I wish more specialists would think outside the square with thoracic injuries - I had so much trouble as my injury isn't in any textbook and the treatment which is helping is not textbook either.

    Ron I wish the friend of yours who was studying medicine would go back and become a pain specialist and write a few papers saying that thoracic spine injuries can be incredibly painful and not all of them are stable. Can you talk her into it?

    It's bad enough having incredible pain 24/7 but when Dr's have the incorrect information it makes you feel like you are the crazy one. I tried every conservative and eastern treatment possible. Most of them made my injury much worse.

    I hate being an experiment, had faith in the medical profession before this, then realised they don't know enough about thoracic spine as it is so rare. I hope everyone with thoracic injuries is having an Ok day - I don't know how you guys with multiple herniated discs in your thoracic spine cope everyday.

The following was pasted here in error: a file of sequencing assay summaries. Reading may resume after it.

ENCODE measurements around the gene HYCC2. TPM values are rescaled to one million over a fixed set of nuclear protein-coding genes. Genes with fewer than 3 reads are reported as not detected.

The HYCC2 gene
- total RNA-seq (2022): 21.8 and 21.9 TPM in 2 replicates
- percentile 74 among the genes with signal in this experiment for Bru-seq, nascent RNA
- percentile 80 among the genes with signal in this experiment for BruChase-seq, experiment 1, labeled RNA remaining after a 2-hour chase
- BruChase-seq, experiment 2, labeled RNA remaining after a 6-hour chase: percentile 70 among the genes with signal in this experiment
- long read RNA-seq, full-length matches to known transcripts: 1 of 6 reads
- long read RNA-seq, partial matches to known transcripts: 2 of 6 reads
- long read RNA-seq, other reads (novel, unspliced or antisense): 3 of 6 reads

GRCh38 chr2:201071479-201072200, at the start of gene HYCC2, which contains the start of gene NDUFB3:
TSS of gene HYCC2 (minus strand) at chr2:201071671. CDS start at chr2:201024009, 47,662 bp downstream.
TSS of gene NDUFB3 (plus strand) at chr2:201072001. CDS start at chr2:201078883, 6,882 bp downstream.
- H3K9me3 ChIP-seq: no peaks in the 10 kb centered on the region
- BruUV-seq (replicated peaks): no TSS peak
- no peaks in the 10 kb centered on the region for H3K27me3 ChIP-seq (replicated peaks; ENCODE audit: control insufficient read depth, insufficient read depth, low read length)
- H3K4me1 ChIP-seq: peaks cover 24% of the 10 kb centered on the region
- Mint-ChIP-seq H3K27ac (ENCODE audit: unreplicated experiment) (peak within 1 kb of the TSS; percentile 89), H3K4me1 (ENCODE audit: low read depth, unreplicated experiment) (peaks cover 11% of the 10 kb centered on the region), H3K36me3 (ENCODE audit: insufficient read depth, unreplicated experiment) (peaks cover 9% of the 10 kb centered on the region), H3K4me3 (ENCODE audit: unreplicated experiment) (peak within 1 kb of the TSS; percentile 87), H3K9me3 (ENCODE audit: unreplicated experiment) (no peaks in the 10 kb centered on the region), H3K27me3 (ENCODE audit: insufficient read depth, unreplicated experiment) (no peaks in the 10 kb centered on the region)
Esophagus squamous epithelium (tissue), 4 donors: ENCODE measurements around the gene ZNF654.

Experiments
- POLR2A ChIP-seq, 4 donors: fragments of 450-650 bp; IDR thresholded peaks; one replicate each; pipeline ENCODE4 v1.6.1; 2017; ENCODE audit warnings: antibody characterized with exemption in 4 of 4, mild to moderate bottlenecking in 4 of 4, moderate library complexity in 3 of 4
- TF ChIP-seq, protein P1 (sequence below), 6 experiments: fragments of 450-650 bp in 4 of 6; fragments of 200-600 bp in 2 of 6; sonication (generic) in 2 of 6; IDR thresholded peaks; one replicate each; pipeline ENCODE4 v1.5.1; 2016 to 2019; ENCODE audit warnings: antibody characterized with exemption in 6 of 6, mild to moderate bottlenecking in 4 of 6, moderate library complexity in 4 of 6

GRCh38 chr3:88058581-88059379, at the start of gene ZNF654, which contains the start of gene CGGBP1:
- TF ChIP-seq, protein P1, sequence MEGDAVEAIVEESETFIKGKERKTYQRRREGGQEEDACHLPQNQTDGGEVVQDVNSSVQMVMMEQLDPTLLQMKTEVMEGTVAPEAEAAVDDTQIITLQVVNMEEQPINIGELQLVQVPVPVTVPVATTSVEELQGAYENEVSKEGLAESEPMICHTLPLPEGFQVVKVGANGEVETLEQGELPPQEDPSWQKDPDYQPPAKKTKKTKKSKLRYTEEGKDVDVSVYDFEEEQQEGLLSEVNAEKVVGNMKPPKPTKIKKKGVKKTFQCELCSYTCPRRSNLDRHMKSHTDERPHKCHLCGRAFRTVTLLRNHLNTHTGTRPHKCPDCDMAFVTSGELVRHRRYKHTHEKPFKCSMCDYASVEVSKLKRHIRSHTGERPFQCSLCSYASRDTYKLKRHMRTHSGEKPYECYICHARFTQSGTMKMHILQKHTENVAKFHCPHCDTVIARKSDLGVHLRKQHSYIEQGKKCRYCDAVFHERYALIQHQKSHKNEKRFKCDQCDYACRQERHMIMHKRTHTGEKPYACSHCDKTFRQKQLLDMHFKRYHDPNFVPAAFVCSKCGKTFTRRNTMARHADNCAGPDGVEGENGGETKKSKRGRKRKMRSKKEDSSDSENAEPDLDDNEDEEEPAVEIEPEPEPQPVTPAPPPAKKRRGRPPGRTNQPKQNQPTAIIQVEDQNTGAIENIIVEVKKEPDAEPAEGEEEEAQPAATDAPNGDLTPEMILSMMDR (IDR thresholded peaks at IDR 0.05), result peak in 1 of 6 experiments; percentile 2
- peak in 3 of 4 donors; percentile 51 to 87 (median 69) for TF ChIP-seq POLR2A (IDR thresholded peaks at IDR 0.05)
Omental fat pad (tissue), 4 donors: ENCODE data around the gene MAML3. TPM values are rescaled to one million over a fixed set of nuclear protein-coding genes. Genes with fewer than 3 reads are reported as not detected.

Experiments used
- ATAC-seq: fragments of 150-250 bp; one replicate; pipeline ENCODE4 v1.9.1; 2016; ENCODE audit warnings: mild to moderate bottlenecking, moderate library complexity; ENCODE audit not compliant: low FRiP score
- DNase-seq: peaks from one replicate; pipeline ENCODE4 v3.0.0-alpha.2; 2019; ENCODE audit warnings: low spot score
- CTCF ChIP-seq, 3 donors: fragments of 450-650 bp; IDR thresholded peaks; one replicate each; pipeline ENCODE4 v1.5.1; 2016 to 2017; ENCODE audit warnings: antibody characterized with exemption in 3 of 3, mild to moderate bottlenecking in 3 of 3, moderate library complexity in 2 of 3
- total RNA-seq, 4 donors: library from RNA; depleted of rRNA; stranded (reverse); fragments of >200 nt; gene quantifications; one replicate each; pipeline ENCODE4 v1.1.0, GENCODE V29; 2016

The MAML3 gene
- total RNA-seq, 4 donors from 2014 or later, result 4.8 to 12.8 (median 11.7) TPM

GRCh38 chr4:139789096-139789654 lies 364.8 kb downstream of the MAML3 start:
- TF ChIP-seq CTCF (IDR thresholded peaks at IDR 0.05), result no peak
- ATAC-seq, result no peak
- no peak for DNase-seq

I wish someone would rewrite the textbooks. It adds insult to injury when the textbooks say it shouldn't cause pain. We were talking about an holistic diagnosis for spinal injuries - looking at a person's past history to gauge whether they are telling the truth or faking it. I never took a day off work, had a high security clearance which are hard to gat, never went to the GP and had never requested anything for pain before my accident. I don't know why they don't take this into account.

  • I was told by my chiropractor that the medical community (aside from chiropractors) have only recently been taking thoracic-spine injuries seriously. My primary care doctor all but blew me off but fortunately I landed in the hands of some good professionals.

    Diagnosis: Thoracic facet syndrome & cervical and thoracic radiculopathy from car accident trauma.